One of the earliest memories I have of Lynne as my roommate is that she was disciplined about her skin care and her Bible reading. She would often combine the two, lathering up her face with a pore-reducing cream and then sit cross-legged on her bed to read her Bible while the cream dried into a tight mask and worked its magic on her skin. She took the time to tend to those things and the result was a beautiful Lynne, inside and out.

Lynne had thick blonde hair back then and I was always amazed at her prowess with a blow dryer. She could have her hair dried and styled in just a couple of minutes and look good all day. Today, her hair is cropped close to her head. She has been off and on chemotherapy now since November 2012. 

Cancer is not beautiful. It is ugly and painful and hurts not only the one inflicted, but almost everyone around them as well. Lynne has managed, although not necessarily easily, to find some beauty in the experience. She told me the other day that it has been twenty-six months since her diagnosis, but the blessing is that she’s only been on chemo for twelve of those months. What a beautiful way to see it. No wonder I couldn’t find a suitable Hallmark sentiment.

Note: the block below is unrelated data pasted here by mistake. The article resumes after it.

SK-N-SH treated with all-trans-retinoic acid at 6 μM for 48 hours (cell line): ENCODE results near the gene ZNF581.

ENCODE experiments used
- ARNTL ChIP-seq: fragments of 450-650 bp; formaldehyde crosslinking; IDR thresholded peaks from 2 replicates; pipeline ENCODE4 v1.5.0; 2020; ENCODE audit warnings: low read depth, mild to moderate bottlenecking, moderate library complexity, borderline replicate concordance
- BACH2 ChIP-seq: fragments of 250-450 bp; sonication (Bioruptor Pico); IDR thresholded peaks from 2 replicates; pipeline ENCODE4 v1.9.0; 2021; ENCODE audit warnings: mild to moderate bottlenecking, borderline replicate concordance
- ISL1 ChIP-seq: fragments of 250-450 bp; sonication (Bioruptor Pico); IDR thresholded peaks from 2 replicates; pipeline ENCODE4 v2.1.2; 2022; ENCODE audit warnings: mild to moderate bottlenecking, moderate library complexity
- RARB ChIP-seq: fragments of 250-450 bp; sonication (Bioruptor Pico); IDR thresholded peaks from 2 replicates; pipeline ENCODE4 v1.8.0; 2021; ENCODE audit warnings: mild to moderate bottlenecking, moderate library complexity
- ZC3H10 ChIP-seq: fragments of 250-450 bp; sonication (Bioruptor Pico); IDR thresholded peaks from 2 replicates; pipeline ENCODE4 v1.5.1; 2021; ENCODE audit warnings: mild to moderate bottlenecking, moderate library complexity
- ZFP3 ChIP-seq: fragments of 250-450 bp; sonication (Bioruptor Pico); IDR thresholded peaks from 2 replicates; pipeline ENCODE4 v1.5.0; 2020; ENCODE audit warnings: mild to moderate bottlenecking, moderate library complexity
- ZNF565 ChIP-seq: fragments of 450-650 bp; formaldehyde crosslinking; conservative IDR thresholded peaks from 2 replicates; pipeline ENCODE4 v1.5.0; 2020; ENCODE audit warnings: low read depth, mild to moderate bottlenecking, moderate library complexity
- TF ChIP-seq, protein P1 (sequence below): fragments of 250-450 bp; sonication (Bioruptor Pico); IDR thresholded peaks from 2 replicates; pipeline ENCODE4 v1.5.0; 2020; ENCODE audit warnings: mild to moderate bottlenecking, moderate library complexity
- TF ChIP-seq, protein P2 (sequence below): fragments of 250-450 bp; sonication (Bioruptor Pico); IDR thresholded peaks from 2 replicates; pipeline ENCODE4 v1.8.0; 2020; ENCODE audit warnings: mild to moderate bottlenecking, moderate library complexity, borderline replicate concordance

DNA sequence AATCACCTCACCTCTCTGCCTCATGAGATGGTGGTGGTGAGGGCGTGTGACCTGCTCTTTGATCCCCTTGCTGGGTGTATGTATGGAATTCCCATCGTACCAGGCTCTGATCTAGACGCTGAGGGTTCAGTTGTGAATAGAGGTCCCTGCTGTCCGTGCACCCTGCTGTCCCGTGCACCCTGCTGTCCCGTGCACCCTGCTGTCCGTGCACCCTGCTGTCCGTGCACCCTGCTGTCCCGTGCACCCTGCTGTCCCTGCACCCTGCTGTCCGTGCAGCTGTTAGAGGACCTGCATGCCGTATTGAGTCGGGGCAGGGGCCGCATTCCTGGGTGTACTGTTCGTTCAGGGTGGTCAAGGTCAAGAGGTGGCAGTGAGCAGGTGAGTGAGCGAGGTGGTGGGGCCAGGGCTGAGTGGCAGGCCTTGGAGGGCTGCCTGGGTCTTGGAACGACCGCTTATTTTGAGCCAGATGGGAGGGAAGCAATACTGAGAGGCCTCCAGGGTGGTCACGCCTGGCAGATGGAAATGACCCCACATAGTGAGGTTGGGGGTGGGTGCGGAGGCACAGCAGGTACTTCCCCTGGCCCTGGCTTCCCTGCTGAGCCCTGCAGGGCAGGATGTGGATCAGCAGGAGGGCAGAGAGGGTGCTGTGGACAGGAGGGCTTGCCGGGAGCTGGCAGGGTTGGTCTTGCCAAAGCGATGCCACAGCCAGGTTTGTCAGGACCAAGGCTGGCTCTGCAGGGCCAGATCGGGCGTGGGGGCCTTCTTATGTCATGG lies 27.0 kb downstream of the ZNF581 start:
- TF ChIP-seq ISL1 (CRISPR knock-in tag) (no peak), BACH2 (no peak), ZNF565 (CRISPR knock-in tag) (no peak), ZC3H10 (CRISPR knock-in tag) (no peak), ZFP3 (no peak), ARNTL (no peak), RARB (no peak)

I can’t tell you how many times in the past twenty-six months she’s said something like that which left me inspired and overwhelmed by the sheer beauty of her life. Lynne may not sit cross-legged on her bed any more, but she does still read her Bible and that is where she has found much of her beauty regiment these days. She found it in Jesus’ words written in Mark 5:36. 

 “Don’t be afraid, just believe.” Jesus was saying that to people around him because a 12-year old girl was dying. Actually, the blood in her veins had ceased to flow. She was already dead. 

While Jesus was on his way to tend to the child and her family, a woman’s fingertips grazed the hem of his clothes. This woman had been suffering from a hemorrhage that had been flowing since the year that little girl was born. She reached out to Jesus and the gushing of blood stopped.

Jesus went on to the child’s house, took her by the hand and sent blood coursing through her veins again. She got up and ate something.

The people Jesus spoke those words to were troubled about a child dying. The bleeding woman was discouraged about living. Like cancer, nothing about either of those circumstances was beautiful.